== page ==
Sunday, May 31, 2009

Feverishly gardening, mowing, and washing clothes; dodging among the rain showers; training children in chick-sitting and greenhouse-watering . . . all in preparation for our trip to New York City on Tuesday. The boys are missing most of a week of school and couldn't be happier. They want to go to the zoo; they want to eat lunch at the U.N.; they are full of big plans for fun fun fun. I wish we had a transporter like in Star Trek so we didn't have to drive for 10 hours to get there, but I am resigned.

Going to New York from rural Maine is like entering a parallel universe. Up here, I forget that such things exist: noise and crowds and restaurants; stores open all night, and a bar on every corner. We stay with friends in Brooklyn, who still live like college boys, by which I mean that they decorate with beer and the stereo and find small reason to clean the bathroom. It's refreshing, and exhausting, to dip back into that lovable old life.

from Manahatta

Walt Whitman

Trottoirs throng'd, vehicles, Broadway, the women, the shops and shows,
A million people--manners free and superb--open voices--hospitality
          --the most courageous and friendly young men,
City of hurried and sparkling waters! city of spires and masts!
City nested in bays! my city!

Friday, May 29, 2009

Received Milly Jourdain's poems in the mail, and they are breaking my heart. More anon, because I am writing a review of them. Somebody has to. But I'll give you a poem:

Watching the Meet

Joan Arden [Milly Jourdain]

The air is still so new and fresh and cold,
It makes a warm excitement in our hearts
To drive beside the sad and lonely fields.
And now we see a wider space of road
Where groups of horsemen moving restlessly
Are waiting for the quiet-footed hounds.
The hounds come swiftly, covering the way
Like foaming water surging round our feet.
And then with cries and sound of cracking whips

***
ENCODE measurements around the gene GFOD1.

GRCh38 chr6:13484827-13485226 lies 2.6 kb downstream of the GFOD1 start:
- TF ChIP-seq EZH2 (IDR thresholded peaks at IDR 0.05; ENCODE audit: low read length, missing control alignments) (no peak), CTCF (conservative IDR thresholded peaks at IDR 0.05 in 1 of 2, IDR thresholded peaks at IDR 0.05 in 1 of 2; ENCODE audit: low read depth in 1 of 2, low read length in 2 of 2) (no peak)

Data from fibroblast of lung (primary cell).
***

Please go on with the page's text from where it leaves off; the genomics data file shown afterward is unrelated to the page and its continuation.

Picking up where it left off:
All, all are gone: the distant beat of hoofs
Like trailing smoke of dreams, comes fitfully
To tell how near they were a moment past.
But we see only winter trees again,
And turning homewards meet a drifting rain.

Update: Well, I wrote the review at manic speed, in the space of three hours. Now I don't know what to do with it. Who publishes reviews of obscure, out-of-print poetry collections? I'll send it to you to read, however, if you'd like to see it.

Thursday, May 28, 2009

Ivy Compton-Burnett on Henry James: "A curious talent. One has to respect him. But how one would like to give him a push."

To the novelist Rosamund Lehman: "I've read your book, oh yes, I've read your book, and I've decided that one of us cannot be a woman."

When asked later about the same Lehman novel: "'If it had been half as long--which would have done no harm--and if she had taken out half the characters--which would have been an improvement--' Pause. 'Well, there wouldn't have been much left, would there?'"

On a novel by Olivia Manning: "It is really full of very good descriptions. Quite excellent descriptions. I don't know if you care for descriptions? I don't."

[from Hilary Spurling, Ivy (New York: Knopf, 1984), 467-70, passim.]

Wednesday, May 27, 2009

So once again, I need your advice. In September I'll be reading with Maine poet and memoirist Elizabeth Garber, an event that the Maine Humanities Council will record and make available as a podcast on its website. The council has a number of these podcasts, which are intended to introduce listeners to working writers and literary history.

Over the summer, as a preview to the reading, the council would like to record us in a conversation focusing on why poets might choose to turn to memoir. Of course, we have to be prepared with questions to ask one another, and this is where you come in. What would you like to know? What makes you uneasy? What would you like to point out? Feel free to refer specifically to Tracing Paradise, if you've read it. Elizabeth's memoir is currently under construction, but I'm sure she'd be glad to share samples with interested parties. Just let me know.